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Cannabis and Binge Eating Study Reveals Unexpected Link

Reveals Unexpected Link

It is not unusual for scientists to research a potential link between two things only to find a completely unexpected link elsewhere. Such is the case with a recently published study looking into the possibility that cannabis consumption might impact binge eating disorders.

The good news is that cannabis doesn’t seem to make such disorders worse. As for the unexpected link, researchers discovered a correlation between cannabis use and alcohol consumption, along with some of its negative impacts.

It is important to note that the study was limited to recreational cannabis use. Researchers did not look at medical users. That could make a difference as far as the alcohol correlation is concerned, given that medical users are more likely to consume cannabis under the guidance of a qualified medical professional.

Cannabis and Binge Eating Disorders

Researchers from Drexel University’s Center for Weight, Eating and Lifestyle Science wanted to know “how often people experiencing binge eating are also using cannabis recreationally, and whether patients who use cannabis experience more severe eating disorder symptoms.” They also wanted to understand if cannabis consumption had any impact on the mental health of binge eaters.

I am going to assume the study was rooted in the knowledge that cannabinoid receptors are known to influence appetite. Given that fact, it would stand to reason that intake of cannabinoids like THC and CBD could have an influence on binge eating.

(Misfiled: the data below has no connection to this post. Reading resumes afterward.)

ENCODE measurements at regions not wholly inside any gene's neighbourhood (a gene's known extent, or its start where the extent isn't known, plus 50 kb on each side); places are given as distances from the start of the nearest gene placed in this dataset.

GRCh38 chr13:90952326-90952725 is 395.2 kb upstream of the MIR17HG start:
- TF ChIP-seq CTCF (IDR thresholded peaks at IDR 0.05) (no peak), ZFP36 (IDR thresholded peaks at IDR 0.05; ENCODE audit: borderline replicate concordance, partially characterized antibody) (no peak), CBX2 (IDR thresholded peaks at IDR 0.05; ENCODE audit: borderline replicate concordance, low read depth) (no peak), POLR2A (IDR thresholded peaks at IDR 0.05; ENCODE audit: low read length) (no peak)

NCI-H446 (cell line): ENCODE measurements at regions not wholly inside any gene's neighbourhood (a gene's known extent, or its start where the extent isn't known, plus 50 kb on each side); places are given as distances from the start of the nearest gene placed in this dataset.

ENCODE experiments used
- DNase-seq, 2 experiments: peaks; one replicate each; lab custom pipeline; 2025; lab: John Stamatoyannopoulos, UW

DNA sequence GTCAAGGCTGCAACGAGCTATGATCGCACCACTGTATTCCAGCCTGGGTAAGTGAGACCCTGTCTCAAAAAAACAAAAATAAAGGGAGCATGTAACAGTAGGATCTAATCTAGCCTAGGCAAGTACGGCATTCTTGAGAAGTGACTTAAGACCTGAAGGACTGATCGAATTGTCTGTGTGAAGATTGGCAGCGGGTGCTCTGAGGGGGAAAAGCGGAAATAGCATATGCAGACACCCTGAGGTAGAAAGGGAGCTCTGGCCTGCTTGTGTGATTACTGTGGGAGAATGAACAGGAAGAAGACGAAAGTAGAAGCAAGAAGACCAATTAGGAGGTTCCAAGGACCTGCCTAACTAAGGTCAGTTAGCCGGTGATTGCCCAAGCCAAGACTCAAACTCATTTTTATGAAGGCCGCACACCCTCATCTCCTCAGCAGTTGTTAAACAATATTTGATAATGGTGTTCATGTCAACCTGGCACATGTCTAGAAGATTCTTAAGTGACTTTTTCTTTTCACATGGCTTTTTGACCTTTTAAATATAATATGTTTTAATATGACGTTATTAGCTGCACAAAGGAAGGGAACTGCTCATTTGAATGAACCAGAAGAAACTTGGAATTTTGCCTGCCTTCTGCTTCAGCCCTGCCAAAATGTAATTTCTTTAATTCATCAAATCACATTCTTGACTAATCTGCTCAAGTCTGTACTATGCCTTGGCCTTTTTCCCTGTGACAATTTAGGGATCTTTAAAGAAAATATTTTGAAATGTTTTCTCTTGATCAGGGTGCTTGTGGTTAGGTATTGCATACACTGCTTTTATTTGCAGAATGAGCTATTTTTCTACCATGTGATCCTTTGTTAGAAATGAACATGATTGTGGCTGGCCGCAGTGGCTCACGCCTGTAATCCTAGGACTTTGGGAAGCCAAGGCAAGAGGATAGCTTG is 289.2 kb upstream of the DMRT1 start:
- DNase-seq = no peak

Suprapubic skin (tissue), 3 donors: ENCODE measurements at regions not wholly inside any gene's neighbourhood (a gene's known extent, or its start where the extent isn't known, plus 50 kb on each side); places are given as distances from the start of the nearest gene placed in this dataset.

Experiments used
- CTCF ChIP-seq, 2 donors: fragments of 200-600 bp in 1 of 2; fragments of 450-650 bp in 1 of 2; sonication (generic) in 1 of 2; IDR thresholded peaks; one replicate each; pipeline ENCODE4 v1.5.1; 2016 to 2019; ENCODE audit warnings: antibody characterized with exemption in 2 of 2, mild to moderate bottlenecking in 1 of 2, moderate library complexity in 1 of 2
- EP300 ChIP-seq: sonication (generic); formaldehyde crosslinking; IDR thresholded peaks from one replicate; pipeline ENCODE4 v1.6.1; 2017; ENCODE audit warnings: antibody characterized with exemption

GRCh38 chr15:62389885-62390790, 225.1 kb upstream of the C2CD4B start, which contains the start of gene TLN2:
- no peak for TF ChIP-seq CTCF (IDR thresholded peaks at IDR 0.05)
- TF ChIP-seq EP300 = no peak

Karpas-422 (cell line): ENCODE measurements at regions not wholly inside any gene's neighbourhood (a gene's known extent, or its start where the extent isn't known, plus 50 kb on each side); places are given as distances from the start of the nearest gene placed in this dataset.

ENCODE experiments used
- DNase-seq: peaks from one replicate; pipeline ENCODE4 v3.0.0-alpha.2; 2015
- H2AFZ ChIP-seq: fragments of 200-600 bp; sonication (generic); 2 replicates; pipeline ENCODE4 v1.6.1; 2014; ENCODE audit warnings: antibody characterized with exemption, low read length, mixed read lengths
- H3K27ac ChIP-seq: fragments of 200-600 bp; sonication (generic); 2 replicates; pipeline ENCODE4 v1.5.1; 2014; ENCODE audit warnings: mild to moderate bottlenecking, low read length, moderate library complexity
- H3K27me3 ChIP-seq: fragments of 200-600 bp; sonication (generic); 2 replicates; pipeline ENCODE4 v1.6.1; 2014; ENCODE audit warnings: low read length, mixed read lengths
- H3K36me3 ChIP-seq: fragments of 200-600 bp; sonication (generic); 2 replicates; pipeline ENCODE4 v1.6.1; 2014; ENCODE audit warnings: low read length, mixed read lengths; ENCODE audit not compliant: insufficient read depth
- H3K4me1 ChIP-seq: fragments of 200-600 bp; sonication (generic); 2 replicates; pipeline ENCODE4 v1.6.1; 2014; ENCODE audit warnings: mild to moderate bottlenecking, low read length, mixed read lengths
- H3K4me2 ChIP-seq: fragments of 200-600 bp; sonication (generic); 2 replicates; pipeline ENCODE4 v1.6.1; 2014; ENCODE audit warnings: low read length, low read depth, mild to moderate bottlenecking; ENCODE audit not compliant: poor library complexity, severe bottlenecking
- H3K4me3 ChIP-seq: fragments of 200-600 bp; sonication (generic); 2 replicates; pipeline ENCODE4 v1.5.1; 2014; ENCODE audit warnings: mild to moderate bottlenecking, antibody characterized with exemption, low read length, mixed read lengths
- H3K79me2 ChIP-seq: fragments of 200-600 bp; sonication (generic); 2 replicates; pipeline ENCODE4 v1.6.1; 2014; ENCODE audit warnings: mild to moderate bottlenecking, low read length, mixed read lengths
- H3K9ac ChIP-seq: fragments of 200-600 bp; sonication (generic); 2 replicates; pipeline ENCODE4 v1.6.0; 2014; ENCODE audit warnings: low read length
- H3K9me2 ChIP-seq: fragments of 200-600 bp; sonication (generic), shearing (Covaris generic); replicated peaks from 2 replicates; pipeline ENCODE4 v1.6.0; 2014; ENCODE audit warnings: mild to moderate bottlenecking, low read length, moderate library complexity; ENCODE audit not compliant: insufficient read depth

All the study participants were dealing with a binge eating disorder at the time of the study. With that said, here are the three most important findings:

  1. More than 23% of the study participants reported recent cannabis use.
  2. The cannabis-using participants did not exhibit more severe eating disorder symptoms or depression.
  3. They did report higher alcohol consumption and related issues.

The good news is that cannabis does not seem to make eating disorders worse. The bad news is that people who use cannabis recreationally are also more likely to consume alcohol AND report issues related to that consumption.

Cause an Effect Not Established

At this point, it is necessary to take note of the fact that no cause and effect are established by the research data. Researchers do not assert that increased cannabis use leads to greater alcohol consumption. Rather, their data merely establishes a link.

It could be that alcohol consumption is more common among cannabis users because said individuals are already more inclined to use substances with psychoactive properties. It could also be that recreational marijuana and alcohol are often consumed together.

Though the study did not consider medical cannabis users, it would not be surprising to see different results among them. Medical use is an entirely different animal.

Treating Chronic Illnesses

Most instances of medical cannabis consumption relate to treating chronic illness. For example, the experts behind the website explain that chronic pain is the most-cited complaint anon Utah medical cannabis card holders. It is the top complaint among card holders nationwide.

When chronic pain is severe enough to be debilitating, patients will try just about anything to get relief. They use medical cannabis to help them feel better. Unlike recreational consumption, the point is not to get high per se. Not using marijuana recreationally seems to indicate a mindset more likely to avoid alcohol as well.

If nothing else comes of the Drexel study, it still confirms suspicions that cannabis consumption does not make certain eating disorders worse. Yet its link to increased alcohol consumption and related problems warrants further investigation. The last thing we need in the era of marijuana legalization is more problems with alcohol. We have enough already.

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